The Furies in Greek Mythology: Symbols, Names & Story

Instructor: Bailey Cavender

Bailey teaches High School English, has taught history, and has a master's degree in Anthropology/Historical Archaeology.

The Furies, or Erinyes, were the Greek goddesses of vengeance and justice. Hags with snakes in their hair, these goddesses brought justice to anyone who deserved it, particularly hated children who disrespected their parents.

The Furies in Greek Mythology

From The Odyssey to Pandora and her box, the stories of Greek mythology remain a major part of Western culture. From monsters to heroes, Greek mythology offers a wide variety of fascinating characters, and few are more fascinating than the Furies.

The Furies, also called The Erinyes, were three goddesses who lived in the Underworld, the Greek realm of the dead. They were the goddesses of vengeance and were sent out to bring justice to people who committed crimes. According to mythology, they focused on punishing children who disrespected or murdered their parents, people who lied, killers, and people who sinned against the gods. However, any lawbreaking was open for punishment by the Furies.

Their Symbols

The Furies are described looking like hags. As they were said to have snakes in their hair and wrapped around their arms, they are often symbolically associated with snakes. Furthermore, they are associated with blood, as it was said to drip from their eyes. Wearing all black and carrying whips, these three goddesses of vengeance and justice also had bat wings. Together, this gave them a very intimidating look.

The Names of the Furies

Although the traditional name for the Furies is the Erinyes (strife), the Greeks did not like to say this name. Instead, they chose to call the Furies names such as Eumenides (kindly), or Semnai (August), perhaps as a way to placate the angry Furies. While some sources say that there may be more, most myths have three Furies. These three goddesses are Alecto (anger), Megaera (jealousy), and Tisiphone (avenger). Each of the Furies has a different role or a different crime that she hated the most, and this was illustrated by her name.

Their Story

There are several different versions about the creation of the Furies. In one story, the Furies are born from the blood of Uranus, the ancient god of the sky, and Gaea, or mother Earth, after Uranus's death. In other stories, they are the children of Gaea and Darkness. Yet another story says that they are the daughters of Nyx, the female goddess of night.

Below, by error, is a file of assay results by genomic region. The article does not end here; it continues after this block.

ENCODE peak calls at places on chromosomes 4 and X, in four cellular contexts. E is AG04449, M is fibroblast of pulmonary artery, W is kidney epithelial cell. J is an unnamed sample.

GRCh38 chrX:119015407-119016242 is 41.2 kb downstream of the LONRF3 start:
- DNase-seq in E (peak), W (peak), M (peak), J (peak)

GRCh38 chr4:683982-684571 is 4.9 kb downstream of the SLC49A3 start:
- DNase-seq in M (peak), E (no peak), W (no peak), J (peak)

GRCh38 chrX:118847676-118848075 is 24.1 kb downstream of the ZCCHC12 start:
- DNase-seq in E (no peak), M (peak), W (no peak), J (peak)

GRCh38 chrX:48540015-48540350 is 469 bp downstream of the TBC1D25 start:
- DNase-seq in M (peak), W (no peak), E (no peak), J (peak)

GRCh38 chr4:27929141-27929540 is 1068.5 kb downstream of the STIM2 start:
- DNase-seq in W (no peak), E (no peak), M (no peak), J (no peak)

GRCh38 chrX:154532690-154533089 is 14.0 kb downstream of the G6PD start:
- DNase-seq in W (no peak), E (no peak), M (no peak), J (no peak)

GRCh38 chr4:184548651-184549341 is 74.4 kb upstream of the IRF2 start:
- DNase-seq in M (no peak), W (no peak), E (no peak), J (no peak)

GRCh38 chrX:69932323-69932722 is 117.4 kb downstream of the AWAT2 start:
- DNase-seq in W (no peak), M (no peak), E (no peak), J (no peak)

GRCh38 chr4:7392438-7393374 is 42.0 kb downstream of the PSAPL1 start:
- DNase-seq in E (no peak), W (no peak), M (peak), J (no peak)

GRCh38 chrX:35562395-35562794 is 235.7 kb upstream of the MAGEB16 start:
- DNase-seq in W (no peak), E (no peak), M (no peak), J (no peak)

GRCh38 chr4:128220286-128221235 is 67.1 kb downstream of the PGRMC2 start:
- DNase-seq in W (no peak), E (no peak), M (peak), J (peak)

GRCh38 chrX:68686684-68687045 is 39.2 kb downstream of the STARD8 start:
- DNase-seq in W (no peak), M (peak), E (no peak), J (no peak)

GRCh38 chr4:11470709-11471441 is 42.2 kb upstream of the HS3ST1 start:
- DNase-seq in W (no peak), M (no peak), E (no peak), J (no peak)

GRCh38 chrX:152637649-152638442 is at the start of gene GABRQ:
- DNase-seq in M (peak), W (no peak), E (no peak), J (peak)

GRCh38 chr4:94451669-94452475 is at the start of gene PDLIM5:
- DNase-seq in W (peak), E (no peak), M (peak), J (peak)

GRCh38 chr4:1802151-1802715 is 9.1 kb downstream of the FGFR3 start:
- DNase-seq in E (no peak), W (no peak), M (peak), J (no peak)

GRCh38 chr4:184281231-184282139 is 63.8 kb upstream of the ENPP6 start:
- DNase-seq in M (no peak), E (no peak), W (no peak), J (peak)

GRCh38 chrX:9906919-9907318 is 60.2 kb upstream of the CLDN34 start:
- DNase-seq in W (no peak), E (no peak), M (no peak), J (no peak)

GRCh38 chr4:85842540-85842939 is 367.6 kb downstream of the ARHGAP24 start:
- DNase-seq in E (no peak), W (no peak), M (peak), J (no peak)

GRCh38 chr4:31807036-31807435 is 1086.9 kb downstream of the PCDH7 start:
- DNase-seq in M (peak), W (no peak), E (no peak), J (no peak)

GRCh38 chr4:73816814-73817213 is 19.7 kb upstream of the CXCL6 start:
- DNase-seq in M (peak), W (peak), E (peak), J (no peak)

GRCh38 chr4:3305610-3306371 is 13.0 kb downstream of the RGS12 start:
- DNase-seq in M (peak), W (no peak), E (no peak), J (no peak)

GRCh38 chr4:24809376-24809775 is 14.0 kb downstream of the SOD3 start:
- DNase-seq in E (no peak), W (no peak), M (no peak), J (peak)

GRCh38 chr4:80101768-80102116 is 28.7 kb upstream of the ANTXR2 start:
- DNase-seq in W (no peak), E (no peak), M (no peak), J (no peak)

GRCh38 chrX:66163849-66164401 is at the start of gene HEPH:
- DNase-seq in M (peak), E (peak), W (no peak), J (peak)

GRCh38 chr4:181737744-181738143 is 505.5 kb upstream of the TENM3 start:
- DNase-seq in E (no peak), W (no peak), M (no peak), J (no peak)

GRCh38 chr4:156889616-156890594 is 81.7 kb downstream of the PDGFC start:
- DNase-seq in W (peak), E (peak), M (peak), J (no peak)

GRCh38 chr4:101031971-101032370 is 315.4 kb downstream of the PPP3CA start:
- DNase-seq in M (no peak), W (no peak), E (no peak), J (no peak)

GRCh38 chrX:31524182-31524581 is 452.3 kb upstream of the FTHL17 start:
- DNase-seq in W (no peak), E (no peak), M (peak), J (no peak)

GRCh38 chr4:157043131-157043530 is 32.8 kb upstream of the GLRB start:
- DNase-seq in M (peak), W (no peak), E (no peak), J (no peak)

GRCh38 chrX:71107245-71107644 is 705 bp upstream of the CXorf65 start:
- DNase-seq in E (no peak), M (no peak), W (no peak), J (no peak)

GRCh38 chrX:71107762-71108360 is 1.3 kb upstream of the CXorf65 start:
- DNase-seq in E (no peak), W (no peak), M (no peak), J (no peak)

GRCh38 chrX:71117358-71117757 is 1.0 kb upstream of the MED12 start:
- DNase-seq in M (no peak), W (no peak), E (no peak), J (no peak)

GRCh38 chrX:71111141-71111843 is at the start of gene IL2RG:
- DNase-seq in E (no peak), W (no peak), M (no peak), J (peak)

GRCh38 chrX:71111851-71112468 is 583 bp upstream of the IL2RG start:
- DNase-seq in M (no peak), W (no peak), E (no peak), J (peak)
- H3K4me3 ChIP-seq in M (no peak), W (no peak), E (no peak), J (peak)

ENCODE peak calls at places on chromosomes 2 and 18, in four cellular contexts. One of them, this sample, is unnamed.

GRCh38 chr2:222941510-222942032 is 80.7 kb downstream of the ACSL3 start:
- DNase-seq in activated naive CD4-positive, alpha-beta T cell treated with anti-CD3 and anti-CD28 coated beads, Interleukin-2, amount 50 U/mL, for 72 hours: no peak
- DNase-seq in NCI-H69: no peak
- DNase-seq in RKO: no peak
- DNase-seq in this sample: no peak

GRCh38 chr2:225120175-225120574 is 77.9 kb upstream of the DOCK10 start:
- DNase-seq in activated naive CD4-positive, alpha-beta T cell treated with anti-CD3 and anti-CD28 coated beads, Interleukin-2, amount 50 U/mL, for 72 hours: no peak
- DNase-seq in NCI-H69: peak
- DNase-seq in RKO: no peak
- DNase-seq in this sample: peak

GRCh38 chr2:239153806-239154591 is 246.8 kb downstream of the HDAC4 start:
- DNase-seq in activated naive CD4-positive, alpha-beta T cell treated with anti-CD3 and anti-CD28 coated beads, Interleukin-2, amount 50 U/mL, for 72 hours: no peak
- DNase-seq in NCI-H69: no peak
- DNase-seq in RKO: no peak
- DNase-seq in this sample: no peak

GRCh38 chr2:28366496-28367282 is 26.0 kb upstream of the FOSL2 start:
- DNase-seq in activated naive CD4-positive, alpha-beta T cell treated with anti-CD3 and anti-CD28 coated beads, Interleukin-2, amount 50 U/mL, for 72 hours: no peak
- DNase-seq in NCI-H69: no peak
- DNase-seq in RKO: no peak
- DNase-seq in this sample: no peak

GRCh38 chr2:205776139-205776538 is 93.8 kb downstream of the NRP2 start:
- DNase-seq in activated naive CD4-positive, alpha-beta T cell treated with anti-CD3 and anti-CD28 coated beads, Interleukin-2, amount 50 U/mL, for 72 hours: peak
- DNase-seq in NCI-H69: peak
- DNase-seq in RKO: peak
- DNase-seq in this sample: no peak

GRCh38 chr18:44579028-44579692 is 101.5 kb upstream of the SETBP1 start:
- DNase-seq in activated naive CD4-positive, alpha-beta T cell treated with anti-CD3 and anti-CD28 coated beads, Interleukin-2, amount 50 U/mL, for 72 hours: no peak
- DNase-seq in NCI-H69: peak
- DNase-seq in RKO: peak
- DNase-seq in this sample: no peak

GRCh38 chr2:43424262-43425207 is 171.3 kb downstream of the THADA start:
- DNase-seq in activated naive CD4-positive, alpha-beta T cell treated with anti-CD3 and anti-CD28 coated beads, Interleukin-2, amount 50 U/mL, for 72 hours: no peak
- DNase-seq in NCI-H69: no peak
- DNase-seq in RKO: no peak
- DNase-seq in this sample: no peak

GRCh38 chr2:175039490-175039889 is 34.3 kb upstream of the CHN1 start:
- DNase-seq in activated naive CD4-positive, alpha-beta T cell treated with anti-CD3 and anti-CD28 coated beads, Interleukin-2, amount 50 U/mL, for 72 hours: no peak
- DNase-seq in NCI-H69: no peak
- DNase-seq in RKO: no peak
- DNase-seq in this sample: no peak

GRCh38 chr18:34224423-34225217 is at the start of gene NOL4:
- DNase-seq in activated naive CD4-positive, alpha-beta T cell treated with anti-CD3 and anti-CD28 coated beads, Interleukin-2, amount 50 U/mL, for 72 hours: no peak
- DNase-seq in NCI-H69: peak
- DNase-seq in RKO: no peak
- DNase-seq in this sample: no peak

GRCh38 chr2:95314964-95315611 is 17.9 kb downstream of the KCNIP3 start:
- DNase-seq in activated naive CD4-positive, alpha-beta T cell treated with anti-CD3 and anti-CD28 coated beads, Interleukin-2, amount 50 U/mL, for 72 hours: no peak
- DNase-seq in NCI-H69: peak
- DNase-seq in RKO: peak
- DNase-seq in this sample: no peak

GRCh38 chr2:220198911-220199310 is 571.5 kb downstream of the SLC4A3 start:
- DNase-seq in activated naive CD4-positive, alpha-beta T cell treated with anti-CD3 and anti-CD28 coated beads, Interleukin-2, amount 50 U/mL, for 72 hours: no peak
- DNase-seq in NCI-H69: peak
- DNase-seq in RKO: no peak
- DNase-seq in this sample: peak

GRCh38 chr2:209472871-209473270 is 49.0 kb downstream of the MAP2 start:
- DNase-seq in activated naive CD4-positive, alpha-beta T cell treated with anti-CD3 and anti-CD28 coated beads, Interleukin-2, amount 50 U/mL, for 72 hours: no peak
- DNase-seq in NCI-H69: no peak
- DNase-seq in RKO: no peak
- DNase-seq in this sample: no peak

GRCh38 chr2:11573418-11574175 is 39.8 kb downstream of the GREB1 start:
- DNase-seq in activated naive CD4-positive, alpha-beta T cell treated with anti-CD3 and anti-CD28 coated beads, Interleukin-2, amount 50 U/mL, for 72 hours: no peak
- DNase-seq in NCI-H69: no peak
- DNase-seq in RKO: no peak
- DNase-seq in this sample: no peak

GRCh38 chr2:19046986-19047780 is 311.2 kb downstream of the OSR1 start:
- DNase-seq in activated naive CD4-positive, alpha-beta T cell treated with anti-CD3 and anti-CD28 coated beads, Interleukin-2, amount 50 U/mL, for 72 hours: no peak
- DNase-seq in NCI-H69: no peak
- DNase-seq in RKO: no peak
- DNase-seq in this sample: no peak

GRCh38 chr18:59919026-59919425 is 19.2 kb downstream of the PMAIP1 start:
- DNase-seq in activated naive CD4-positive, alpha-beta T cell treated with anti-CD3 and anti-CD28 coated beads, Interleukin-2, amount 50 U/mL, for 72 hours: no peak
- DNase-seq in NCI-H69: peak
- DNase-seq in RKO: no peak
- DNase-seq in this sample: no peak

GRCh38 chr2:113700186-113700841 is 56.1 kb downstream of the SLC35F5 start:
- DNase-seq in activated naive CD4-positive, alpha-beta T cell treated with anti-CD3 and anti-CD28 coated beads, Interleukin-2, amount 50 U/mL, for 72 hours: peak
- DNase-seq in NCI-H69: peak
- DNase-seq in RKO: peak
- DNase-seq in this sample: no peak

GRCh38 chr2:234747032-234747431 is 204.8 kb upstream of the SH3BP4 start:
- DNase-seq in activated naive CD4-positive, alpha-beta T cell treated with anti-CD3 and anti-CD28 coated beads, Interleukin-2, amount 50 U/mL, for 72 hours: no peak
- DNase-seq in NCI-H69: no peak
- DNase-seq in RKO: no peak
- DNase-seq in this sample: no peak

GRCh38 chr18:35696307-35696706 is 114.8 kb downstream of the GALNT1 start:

Some legends say that they were curses come to life because they were charged with ascending to earth and punishing the wicked. The Furies were also what is called chthonic, which means that they are related to the earth and the Underworld. When they were not punishing people on earth, they were working to torture the unfortunate in the Underworld. They served Hades (god of the underworld) and Persephone (goddess of spring and queen of the underworld).

Although they also appear in the Iliad as spirits who make sure things are following the laws of nature, they are not major players in a story until later. The first major appearance of the Furies in written mythology occurs in a trilogy by Aeschylus, a writer of tragedies. This trilogy was the Oresteia, and tells the story of King Agamemnon and his family after the Trojan War. Agamemnon had been determined to avenge his brother's honor after his sister-in-law, Helen, ran away to Troy with Prince Paris. However, the Greek military faced some issues getting to Troy, mainly because Agamemnon had offended a goddess. To appease her wrath, he had to sacrifice his daughter Iphigenia to the gods.

When Agamemnon returns home after the war, his wife Clytemnestra is still angry about this sacrifice. She and her lover kill him for the death of Iphigenia. Clytemnestra, however, is then killed by her son Orestes out of revenge for Agamemnon. Clytemnestra's ghost appeals to the Furies to avenge her. Since murdering a parent is one of the worst crimes possible, the Furies chase Orestes to Athens. Here, Athena, the Greek goddess of wisdom and warfare, convinces them to let Orestes go.

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